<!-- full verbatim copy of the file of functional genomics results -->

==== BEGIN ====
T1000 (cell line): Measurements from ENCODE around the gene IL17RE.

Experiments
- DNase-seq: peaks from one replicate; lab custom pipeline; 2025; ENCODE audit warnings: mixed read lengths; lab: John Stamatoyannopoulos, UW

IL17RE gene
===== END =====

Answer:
T1000 (cell line): Measurements from ENCODE around the gene IL17RE.

Experiments
- DNase-seq: peaks from one replicate; lab custom pipeline; 2025; ENCODE audit warnings: mixed read lengths; lab: John Stamatoyannopoulos, UW

IL17RE gene